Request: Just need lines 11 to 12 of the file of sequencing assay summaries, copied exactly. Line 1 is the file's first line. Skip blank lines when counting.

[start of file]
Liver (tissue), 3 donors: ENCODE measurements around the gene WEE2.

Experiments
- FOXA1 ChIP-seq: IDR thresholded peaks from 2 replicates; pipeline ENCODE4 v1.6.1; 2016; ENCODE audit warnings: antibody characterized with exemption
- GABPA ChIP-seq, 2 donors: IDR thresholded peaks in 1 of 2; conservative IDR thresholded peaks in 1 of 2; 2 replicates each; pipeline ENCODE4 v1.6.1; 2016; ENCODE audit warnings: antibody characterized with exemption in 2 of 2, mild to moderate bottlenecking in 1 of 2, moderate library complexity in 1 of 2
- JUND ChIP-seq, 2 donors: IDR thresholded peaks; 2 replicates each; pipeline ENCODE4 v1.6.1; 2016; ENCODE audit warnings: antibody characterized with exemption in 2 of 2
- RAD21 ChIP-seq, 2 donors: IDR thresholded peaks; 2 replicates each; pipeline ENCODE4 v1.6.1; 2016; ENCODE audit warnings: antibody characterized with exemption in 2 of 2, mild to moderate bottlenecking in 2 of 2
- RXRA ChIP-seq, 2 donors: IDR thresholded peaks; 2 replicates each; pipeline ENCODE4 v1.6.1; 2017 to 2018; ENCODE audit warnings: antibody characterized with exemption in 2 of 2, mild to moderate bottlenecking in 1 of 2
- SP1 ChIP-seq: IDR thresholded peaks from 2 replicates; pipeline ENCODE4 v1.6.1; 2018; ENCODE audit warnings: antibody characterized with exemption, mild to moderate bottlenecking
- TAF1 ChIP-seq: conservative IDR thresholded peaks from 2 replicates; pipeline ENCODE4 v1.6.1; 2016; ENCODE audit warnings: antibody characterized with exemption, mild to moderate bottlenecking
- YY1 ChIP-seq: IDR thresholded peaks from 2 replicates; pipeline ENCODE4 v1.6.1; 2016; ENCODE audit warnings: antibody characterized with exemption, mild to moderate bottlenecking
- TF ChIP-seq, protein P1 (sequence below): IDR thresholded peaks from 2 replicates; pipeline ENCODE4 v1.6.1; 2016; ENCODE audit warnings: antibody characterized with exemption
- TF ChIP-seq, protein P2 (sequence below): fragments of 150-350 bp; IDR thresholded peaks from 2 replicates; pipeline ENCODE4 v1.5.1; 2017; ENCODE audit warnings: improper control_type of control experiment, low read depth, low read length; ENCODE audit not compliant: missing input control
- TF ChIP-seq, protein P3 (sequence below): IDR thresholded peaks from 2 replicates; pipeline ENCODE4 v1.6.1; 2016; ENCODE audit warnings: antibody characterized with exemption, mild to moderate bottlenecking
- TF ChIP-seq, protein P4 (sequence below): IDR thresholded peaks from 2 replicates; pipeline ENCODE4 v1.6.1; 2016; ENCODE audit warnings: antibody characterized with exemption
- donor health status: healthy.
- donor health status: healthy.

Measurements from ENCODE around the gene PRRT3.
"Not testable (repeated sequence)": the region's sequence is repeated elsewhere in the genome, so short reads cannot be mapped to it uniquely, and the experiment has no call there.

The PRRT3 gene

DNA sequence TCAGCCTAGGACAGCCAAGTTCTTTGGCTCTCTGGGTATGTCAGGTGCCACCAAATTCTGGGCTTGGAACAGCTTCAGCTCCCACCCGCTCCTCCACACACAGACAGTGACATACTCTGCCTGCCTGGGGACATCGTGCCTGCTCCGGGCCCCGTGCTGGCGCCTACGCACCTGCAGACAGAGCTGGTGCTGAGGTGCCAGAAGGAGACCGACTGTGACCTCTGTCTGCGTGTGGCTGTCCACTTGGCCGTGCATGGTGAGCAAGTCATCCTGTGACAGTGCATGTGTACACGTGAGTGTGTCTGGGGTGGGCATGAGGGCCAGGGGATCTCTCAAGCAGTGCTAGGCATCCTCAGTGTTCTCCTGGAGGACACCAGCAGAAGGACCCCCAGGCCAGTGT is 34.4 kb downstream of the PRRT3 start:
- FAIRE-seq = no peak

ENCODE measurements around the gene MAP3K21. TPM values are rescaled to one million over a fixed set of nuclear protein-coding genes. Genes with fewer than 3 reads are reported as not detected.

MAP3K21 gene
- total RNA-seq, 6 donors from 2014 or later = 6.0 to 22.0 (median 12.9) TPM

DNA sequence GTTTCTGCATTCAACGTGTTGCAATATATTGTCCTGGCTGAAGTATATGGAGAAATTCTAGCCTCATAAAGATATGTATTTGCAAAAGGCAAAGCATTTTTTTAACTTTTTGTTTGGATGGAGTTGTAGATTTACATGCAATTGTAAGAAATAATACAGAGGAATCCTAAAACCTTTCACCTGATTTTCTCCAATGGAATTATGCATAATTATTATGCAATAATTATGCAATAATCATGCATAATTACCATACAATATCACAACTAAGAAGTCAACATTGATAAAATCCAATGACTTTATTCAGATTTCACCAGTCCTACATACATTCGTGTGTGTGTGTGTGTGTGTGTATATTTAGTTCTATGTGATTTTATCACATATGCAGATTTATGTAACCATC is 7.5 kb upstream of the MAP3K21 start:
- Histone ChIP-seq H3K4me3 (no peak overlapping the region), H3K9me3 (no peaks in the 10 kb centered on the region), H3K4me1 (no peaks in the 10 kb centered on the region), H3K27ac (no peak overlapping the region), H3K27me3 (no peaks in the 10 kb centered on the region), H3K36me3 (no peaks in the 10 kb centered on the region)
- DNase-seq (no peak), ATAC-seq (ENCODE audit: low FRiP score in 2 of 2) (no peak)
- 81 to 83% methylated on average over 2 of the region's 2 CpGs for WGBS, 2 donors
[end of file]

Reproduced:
- TF ChIP-seq, protein P1 (sequence below): IDR thresholded peaks from 2 replicates; pipeline ENCODE4 v1.6.1; 2016; ENCODE audit warnings: antibody characterized with exemption
- TF ChIP-seq, protein P2 (sequence below): fragments of 150-350 bp; IDR thresholded peaks from 2 replicates; pipeline ENCODE4 v1.5.1; 2017; ENCODE audit warnings: improper control_type of control experiment, low read depth, low read length; ENCODE audit not compliant: missing input control